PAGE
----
- CJZC 17. Inscription (118 AD, Cyrene); CJZC 19. Inscription (119 AD, Cyrene); CJZC 25. Milestone (118 AD; Cyrene)
- Eusibius, Ecclesiastical History
- Flavius Josephus, Antiquities of the Jews
- Flavius Josephus, The Wars of the Jews
- Isaac, Benjamin H. “The revolt of Bar Kokhba: Ideology and modern scholarship” in The Near East Under Roman Rule: Selected Papers , Isaac, Benjamin H. , 1998 , 220-248
- Maccabees I 2.19-20
- Philo, On the Embassy to Gaius
- Yadin, Yigael. “Extract” in Masada: Herod’s Fortress and the Zealots’ Last Stand , Yadin, Yigael , 1966 , 181-201
- yTa’anit iv 68d; cf. Lamentations Rabbah ii 4
 Maccabees I 2.19-20
 Josephus, Antiquities of the Jews, 14.225-7; 213-16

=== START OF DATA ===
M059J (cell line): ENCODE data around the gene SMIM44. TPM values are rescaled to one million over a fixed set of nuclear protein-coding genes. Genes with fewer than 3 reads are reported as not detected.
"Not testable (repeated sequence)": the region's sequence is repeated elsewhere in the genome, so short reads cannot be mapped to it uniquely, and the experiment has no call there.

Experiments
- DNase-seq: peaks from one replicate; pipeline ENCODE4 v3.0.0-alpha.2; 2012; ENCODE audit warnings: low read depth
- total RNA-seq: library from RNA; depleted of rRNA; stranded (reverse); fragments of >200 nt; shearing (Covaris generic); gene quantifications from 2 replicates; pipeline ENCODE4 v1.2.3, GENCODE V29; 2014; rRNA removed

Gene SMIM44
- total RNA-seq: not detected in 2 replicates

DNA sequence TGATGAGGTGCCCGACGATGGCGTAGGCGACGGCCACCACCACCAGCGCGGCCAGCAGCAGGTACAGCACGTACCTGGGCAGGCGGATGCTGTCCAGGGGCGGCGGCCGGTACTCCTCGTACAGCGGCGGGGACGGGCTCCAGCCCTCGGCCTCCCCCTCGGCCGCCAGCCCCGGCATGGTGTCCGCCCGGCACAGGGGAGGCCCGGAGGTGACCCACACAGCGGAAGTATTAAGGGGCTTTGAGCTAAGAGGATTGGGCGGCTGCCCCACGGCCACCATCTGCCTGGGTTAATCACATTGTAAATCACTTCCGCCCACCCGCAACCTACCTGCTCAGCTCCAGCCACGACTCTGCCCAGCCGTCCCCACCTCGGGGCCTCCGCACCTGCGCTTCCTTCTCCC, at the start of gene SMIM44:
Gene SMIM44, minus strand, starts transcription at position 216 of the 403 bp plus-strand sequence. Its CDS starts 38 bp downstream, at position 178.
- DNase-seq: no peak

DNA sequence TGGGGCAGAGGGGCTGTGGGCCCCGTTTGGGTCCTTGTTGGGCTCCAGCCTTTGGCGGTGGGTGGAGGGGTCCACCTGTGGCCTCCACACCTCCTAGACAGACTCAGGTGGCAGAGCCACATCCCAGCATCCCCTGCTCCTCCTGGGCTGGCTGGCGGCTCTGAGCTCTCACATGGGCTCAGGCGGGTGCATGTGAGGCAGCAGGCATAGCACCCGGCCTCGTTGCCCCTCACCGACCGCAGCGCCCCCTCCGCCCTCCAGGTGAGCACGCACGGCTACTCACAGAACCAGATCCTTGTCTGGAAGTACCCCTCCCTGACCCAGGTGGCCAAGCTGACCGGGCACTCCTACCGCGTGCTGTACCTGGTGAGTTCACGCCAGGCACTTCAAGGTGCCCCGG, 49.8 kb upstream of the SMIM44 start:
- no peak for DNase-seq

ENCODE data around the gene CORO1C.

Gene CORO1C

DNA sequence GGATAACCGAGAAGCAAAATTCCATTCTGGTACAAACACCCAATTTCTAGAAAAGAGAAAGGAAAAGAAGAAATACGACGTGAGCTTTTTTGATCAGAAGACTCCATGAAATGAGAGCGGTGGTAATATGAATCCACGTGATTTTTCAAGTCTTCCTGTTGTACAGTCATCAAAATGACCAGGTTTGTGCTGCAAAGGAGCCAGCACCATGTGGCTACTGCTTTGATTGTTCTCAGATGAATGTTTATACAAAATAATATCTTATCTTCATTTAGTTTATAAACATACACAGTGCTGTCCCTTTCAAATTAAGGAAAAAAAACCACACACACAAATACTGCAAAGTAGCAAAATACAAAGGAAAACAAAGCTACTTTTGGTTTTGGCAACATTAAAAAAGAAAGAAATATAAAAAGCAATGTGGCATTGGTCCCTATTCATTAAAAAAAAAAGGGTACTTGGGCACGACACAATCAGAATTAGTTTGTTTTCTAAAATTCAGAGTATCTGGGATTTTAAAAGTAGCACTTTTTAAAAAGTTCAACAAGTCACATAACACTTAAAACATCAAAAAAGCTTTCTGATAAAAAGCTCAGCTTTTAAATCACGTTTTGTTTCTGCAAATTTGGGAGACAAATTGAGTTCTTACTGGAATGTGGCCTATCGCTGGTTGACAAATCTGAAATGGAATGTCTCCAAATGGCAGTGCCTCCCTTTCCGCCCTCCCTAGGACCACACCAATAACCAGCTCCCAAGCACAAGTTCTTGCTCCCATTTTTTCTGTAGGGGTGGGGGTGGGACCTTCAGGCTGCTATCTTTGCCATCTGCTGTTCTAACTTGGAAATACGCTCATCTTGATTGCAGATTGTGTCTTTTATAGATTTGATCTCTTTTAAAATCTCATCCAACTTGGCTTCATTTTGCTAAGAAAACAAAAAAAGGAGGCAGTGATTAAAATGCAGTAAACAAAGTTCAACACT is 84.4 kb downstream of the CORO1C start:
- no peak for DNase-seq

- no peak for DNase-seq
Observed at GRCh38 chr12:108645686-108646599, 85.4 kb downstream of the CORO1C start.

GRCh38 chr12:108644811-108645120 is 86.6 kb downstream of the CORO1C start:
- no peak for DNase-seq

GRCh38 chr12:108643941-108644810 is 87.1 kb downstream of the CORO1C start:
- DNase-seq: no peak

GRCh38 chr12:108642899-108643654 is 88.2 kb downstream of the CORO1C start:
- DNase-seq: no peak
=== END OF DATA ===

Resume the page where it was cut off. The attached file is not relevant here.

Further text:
Philo, On the Embassy to Gaius, 18.17.119
 ibid. 18.17.194
 Josephus, The Wars of the Jews, 2.12.1
 ibid. 2.14.1
 ibid. 2.14.2
 ibid. 2.14.3
 ibid. 2.14.6
 ibid. 2.15.3
 J. BJ 2.16.4
 ibid. 2.17.1
 ibid. 2.17.2
 ibid. 2.17.4
 ibid. 2.17.6
 ibid. 2.17.7
 J. BJ 2.17.8
 ibid. 2.17.9
 ibid. 2.18.2
 ibid. 2.19.2
 Cassius Dio, Roman Histories, 63.2.2
 Cassius Dio, 65.6.2
 Yadin, 1966
 Isaac, 1998
 Yadin, 1989
 Bowersock, 1991
 Cassius Dio 68.32.1-3
 Eusibius, Ecclesiastical History 4.2.1-5
 Corpus Papyrorum Judaicarum (CPJ) 438: Papyrus, Letter (June 116 – Jan. 117
AD; Hermopolite nome, Egypt); CPJ 443: Papyrus, Application for leave (28 Nov 117; Hermopolite nome, Egypt)
 CJZC 17. Inscription (118 AD, Cyrene)
 CJZC 19. Inscription (119 AD, Cyrene)
 CJZC 25. Milestone (118 AD; Cyrene)
 Isaac, 1998
 Cassius Dio, Roman History, 69.12.1-14.2
 Isaac, 1998
 yTa’anit iv 68d; cf. Lamentations Rabbah ii 4 (ed. Buber, p.101)
 Isaac 1998
 Isaac, 1998